Do you ever wonder where your bag goes after it enters the curtain behind the person who helped you check it in?
What are those machines doing? What goes on back there?
Well, among other things, all bags are screened for explosives materials, weapons, and other dangerous articles.
Did you know that many explosive substances and devices are made with things found at home?
The use of homemade explosives is a challenge for aviation security.
To meet this challenge, the Department of Homeland Security Science and Technology Directorate’s (S&T) Checked Baggage Screening Program works with the Transportation Security Administration (TSA), academia and industry, to keep improving the technology that can detect explosives and other threats in bags, even when surrounded by common items like clothing, electronics or food.
(Learn More. TSA has 20 integrated components, that we call the Layers of Security, working together to keep you secure . The layers are both seen and unseen and work like a very complex combination safe designed to keep our adversaries at bay and our transportation systems safe. Courtesy of the TSA and YouTube. Posted on Aug 1, 2017.)
Find out how the research and development that goes into explosives detection does a lot more than shorten the time you stand in line at the airport and ensure the safety of air travel.
Bring your questions and join the conversation on S&T’s YouTube page July 17 at 1 p.m. ET for a live tech talk discussion about screening technologies and tools under development that can find explosives in baggage, oddly shaped objects, and other checked items as well!”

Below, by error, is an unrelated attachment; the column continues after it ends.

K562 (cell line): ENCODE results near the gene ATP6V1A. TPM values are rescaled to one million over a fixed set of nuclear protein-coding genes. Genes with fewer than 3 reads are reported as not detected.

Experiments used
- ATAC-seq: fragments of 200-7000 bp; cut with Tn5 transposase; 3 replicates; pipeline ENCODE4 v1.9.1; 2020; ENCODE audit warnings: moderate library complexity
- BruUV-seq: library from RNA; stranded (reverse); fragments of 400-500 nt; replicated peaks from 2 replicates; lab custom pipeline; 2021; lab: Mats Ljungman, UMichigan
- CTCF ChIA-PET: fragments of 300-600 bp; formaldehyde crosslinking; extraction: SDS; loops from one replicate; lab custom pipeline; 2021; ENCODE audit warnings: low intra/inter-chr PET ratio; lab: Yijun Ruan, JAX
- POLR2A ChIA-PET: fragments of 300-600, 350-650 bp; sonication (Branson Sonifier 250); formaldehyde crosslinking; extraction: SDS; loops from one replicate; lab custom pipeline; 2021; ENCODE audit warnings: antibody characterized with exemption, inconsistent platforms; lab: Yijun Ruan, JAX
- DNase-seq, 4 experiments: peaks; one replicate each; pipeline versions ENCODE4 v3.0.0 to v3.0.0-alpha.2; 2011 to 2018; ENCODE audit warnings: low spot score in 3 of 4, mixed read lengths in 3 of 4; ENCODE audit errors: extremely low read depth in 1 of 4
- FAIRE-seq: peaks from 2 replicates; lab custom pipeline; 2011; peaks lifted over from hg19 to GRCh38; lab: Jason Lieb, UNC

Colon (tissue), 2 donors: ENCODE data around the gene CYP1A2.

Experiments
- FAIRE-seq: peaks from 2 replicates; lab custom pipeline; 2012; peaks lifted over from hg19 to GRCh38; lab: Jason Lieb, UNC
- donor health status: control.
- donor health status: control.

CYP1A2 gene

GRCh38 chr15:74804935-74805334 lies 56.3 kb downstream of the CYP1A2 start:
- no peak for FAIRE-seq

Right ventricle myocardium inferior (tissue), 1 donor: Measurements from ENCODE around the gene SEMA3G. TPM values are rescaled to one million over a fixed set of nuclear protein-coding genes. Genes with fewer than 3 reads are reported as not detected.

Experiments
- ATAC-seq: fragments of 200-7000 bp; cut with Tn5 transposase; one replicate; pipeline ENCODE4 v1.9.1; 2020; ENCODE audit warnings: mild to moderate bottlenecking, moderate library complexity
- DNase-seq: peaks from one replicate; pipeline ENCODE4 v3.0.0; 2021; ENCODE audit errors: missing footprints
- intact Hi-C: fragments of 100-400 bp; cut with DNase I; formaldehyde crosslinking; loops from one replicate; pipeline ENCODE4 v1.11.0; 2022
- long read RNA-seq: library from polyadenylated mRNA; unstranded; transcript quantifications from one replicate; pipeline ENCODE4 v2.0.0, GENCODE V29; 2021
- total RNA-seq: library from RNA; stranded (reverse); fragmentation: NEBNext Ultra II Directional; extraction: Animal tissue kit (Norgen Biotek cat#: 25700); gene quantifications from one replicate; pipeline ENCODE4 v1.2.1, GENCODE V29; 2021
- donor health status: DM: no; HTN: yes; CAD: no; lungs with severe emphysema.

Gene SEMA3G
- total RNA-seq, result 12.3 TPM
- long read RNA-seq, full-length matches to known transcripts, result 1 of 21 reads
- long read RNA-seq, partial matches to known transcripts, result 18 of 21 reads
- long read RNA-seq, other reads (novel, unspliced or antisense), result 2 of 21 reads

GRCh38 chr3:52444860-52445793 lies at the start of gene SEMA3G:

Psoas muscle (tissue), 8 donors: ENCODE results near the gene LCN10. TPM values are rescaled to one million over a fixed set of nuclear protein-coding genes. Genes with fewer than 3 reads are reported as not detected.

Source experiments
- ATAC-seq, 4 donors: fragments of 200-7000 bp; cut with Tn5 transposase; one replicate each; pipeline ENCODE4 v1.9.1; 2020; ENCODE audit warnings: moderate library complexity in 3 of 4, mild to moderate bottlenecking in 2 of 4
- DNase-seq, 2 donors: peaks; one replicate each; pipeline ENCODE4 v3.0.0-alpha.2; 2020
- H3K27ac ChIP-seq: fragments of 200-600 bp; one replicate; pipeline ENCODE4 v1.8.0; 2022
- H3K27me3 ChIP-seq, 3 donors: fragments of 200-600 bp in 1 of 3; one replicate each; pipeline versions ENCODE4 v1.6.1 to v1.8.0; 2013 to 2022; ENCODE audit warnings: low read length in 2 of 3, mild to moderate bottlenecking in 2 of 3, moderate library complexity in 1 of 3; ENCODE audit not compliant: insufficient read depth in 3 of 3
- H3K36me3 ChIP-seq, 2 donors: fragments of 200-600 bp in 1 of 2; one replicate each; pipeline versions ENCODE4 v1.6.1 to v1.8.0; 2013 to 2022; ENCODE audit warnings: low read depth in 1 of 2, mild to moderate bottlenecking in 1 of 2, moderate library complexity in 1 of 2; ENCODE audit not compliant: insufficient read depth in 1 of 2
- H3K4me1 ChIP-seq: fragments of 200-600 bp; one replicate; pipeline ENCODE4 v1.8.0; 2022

(Learn about TSA’s inline baggage screening systems, which are automated screening equipment that remotely screen and clear a bag without the use of a physical inspection. Courtesy of TSA and YouTube. Posted on May 24, 2016.)
The DHS S&T Checked Baggage Program has three specific focus areas:
Advanced X-ray Systems Development
- Development and testing of full up system engineering design models (EDMs) (TRL 6-7 level of maturity).
Advanced Algorithms and System Integration
- Development/maturation of threat detection and false alarm reduction algorithms, integration into operational /prototype systems and demonstration of real time operation.
Supporting Component Technology Development
- Development/maturation of system components and subsystems (such as X-ray Sources and Detectors) necessary to evolve laboratory and experimental prototypes into full up X-ray system designs able to meet the Advanced X-ray Systems requirements.
Future Program Capabilities:
- An expanded library of explosives and explosives signatures that can be effectively detected
- Improved automated explosives detection and false alarm performance
- Improved imaging tools for operator alarm resolution
- Improved system reliability, screening speed (throughput) and reduced cost of ownership compared with currently deployed explosives detection systems (EDS)